California Citrus State Historic Park - Sara’s Kitchen Adventures

By Sara De Leeuw

 

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Hi Adventurers! 

Happy New Year!  Here in Southern California we are in the midst of citrus season.  I couldn’t think of a better way to celebrate the abundance of our local citrus than to visit The California Citrus State Historic Park for this month's adventure! 

The California Citrus State Historic Park, located in Riverside California, opened in August of 1993.  Just 24 years young, this park strives to capture and share the iconic role Riverside played in the development of the California Citrus industry.  Situated on 400 acres, the park has both working groves and varietal groves.  There are over 100 different varieties of citrus grown at the park. 

 

 

The Museum and Visitors Center are open Fridays - Sundays with exhibits, as well as a lovely little gift shop, where visitors can purchase citrus themed items.  There are self-guided tours offered daily, but to get the best overview and some fun and fabulous citrus facts, the California Citrus State Historic Park offers guided tours on the weekends. 

We took one of the "Tour and Taste" tours on our visit to the park, which are free to the public.  Our guide was Michael, one of the park docents, and he was a wealth of information! You’ll walk along paths lined with old smudge pots and see views stretching for miles across Riverside county, not to mention learning about the abundance of citrus trees.  

On our tour we saw: Kumquats, Finger Limes, Citron, Mandarin, Buddhas Hand, Calamondin, Tangelo, and Pomelos, just to name a few.  We also saw a good deal of the birds and other wildlife that thrive in the park.  It’s a little piece of history right in our own backyard! 

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After the walking tour, we came back to the Museum to taste some of the fruit we picked from the groves.  Since the groves are part of a State Park, visitors can sample citrus only as part of the guided tours.  Taking fruit from the trees otherwise is strictly prohibited.  Michael cut open over 10 different citrus for us to see and taste. 

 

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California has a rich history with citrus that dates back to the 18th century, however it was in 1873, when two trees from the National Arboretum in Washington D.C. were shipped to Eliza Tibbets and her family in Riverside.  The trees were a “new” orange variety named the “Washington Navel Orange.” The fruit was seedless with a bright orange peel that came away from the fruit easily.  Both trees thrived under Eliza’s care.  Since navel oranges have no seeds, cuttings from the original trees had to be used to build other oranges groves.  Here in Southern California, almost every single navel orange tree is a descendant of two original trees. One of the original trees is still growing and can be seen at the corner of Arlington and Magnolia in Riverside.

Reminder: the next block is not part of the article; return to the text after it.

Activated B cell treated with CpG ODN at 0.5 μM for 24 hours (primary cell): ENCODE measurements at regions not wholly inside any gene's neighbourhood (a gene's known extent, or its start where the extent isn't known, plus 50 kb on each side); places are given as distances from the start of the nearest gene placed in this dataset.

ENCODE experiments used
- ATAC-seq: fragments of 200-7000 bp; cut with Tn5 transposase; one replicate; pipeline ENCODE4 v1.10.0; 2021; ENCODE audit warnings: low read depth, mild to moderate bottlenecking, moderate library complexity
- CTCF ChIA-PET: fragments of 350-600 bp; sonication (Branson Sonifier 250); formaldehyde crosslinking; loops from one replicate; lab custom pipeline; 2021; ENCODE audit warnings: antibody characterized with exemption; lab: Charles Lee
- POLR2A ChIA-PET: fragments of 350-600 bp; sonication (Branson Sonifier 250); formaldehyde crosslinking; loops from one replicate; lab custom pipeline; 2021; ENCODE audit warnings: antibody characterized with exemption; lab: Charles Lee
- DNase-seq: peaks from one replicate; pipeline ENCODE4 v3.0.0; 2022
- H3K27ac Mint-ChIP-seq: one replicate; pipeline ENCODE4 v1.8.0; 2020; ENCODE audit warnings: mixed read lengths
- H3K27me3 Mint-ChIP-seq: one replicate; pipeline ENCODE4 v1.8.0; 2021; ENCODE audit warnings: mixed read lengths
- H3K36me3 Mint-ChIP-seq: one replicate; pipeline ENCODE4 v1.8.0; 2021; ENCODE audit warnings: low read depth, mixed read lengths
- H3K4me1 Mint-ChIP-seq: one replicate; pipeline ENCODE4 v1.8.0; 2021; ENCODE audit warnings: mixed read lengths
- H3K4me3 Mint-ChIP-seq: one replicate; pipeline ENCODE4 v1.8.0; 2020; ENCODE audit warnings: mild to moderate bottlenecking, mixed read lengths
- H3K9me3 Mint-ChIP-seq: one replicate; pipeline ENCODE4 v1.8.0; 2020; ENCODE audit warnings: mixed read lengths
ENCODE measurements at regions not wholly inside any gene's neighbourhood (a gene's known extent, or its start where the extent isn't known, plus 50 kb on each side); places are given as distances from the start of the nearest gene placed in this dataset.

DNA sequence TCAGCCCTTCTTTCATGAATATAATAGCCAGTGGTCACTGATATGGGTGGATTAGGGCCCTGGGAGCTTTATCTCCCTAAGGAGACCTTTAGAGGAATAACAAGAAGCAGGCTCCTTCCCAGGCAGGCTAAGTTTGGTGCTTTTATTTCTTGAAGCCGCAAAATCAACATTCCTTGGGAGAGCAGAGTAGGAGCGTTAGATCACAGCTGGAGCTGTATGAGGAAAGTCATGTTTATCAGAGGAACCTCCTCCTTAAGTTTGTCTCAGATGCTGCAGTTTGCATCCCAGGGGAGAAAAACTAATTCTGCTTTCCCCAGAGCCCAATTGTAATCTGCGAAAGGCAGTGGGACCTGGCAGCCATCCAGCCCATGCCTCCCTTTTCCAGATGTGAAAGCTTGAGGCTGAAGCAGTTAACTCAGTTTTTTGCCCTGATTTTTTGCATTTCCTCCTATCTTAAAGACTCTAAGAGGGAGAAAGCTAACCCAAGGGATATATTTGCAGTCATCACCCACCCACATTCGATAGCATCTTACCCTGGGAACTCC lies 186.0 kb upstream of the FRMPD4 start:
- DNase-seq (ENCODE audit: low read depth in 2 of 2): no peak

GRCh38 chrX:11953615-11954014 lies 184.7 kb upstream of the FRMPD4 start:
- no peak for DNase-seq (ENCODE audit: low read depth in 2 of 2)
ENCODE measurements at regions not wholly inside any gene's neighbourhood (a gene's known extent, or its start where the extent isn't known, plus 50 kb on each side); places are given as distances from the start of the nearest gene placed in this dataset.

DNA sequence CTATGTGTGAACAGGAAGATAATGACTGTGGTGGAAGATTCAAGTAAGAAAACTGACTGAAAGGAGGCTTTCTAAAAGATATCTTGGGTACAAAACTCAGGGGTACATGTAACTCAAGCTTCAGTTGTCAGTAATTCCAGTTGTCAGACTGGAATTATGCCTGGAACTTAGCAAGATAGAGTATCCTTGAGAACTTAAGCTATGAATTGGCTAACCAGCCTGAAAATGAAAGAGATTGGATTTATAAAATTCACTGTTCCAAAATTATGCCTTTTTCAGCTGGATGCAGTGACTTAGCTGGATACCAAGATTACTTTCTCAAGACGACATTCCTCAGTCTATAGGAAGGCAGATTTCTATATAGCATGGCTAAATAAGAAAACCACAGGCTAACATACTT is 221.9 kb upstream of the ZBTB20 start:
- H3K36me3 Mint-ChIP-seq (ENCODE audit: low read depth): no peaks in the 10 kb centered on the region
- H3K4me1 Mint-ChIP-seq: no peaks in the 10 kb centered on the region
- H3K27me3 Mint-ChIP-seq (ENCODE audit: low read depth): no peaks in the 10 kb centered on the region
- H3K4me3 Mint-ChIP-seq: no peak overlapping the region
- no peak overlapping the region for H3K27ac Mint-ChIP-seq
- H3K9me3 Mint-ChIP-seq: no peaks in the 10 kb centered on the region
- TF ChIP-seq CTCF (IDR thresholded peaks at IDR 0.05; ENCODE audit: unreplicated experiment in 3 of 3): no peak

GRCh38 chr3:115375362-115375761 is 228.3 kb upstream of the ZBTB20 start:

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I was so inspired by our visit and the variety of citrus trees and fruits!  It was hard to find a single recipe to share.  Shortbread cookies also have a long history (dating back to Scotland as early as the 12th century), so putting them together with these historic oranges just made sense.  I used Tangelos for this recipe, but really, any kind of citrus would be a wonderful addition to these cookies. 

 

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Chocolate Dipped Orange Shortbread Cookies

2 sticks ( 8 oz ) unsalted butter, at room temperature

1/2 cup powdered sugar

1/2 teaspoon vanilla extract

1/4 teaspoon almond extract

Juice and Zest of 1 orange

2 1/2 cups all-purpose flour

1 teaspoon salt

12 oz chocolate chips

 

Using an electric mixer, beat the butter until light and fluffy.  Gradually beat in the powdered sugar.  Add the vanilla and almond extract, orange juice and zest and blend well.  Add the flour and salt and stir until just combined.  

Gather the dough into a ball and split it into two even pieces.  Flatten each piece into a disc and wrap individually in plastic wrap.  Refrigerate the dough until firm, about 1 hour.

When ready to bake, preheat oven to 325 degrees F.  Line two baking sheets with silicone baking mats or parchment paper and set aside. 

On a lightly floured surface, roll out one of the disks of dough to 1/4 inch thickness.  Cut out the cookies using your favorite cookie cutter.  Place cut cookies on the prepared baking sheets.  Gather scraps from the dough, re-roll and continue to cut out cookies. Repeat with the remaining disc of dough. 

 

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Bake the cookies for 20 minutes or until the edges begin to brown.  Depending on the size of your cookies, start checking them at 15 minutes.  For larger cookies, it may take up to 25 minutes.  Remove cookies from the oven and allow to cool completely.


 

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While the cookies are cooling, melt the chocolate chips in a shallow bowl.  Heat on 50% power in the microwave, stirring every 30 seconds until smooth.  (Mine took 90 seconds, stirring 3 times!)  Dip each cookie in the melted chocolate to cover 1/4 to 1/2 of the cookie.  Place the dipped cookies on parchment lined baking sheet or on wax paper and allow to set.

 

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For more information on the California Citrus State Historic Park, visit their website or their Facebook.

Park Hours and Information:

Park address:

9400 Dufferin Ave.

Riverside, CA 92504

 

Parking Fees:
Parking  $5 per vehicle 

Seniors $4 per vehicle

 

Park Hours:
Monday - Friday  8 AM to 5 PM

Saturday & Sunday 8 AM to 5 PM

 

Visitor Center, Museum & Gift Shop:
Open Friday, Saturday & Sunday | Hours: 10 AM to 4 PM | 951-637-8044